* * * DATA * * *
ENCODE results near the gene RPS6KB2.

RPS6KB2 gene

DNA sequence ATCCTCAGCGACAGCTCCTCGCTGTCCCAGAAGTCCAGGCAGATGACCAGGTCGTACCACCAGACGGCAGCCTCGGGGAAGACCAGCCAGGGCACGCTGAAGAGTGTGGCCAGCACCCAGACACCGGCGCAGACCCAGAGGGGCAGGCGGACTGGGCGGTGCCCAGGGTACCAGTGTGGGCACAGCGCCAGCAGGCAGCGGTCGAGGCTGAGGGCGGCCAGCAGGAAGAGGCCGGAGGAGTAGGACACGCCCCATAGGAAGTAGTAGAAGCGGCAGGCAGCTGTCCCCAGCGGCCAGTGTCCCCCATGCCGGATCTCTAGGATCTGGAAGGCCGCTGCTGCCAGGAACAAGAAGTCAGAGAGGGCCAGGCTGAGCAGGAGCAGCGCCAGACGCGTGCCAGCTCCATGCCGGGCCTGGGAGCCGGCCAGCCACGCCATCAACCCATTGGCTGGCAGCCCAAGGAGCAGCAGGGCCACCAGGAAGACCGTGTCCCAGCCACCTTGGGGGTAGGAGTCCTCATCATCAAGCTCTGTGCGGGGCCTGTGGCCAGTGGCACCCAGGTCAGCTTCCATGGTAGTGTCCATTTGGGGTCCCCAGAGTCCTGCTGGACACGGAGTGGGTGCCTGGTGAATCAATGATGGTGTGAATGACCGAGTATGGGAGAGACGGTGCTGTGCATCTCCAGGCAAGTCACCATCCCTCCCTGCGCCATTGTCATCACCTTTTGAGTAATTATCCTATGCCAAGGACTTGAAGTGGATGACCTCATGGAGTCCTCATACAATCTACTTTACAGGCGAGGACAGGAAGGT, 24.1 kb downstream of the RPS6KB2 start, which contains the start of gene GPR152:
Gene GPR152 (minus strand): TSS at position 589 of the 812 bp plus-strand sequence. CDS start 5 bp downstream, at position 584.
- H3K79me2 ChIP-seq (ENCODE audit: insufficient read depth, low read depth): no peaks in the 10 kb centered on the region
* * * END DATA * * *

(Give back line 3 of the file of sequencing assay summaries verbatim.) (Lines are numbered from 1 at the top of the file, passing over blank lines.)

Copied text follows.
DNA sequence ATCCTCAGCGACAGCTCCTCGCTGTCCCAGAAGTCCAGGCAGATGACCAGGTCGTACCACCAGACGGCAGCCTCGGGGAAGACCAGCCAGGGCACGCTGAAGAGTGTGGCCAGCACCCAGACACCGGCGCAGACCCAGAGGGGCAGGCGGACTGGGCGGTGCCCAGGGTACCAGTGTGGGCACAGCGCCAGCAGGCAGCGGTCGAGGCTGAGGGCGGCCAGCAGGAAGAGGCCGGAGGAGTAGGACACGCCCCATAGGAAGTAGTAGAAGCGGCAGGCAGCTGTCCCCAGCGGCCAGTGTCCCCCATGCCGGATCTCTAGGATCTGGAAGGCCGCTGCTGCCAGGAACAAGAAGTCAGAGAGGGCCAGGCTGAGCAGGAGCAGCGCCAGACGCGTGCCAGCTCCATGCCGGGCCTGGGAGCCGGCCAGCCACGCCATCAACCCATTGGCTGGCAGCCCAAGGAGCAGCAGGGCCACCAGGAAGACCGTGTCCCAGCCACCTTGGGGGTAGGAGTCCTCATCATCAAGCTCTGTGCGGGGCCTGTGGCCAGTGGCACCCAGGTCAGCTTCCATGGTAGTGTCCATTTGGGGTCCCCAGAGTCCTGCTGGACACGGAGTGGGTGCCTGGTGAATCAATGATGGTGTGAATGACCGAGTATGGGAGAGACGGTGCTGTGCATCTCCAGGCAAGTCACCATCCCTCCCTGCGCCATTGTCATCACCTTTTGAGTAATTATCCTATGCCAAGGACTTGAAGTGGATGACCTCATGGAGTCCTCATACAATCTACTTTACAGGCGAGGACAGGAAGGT, 24.1 kb downstream of the RPS6KB2 start, which contains the start of gene GPR152: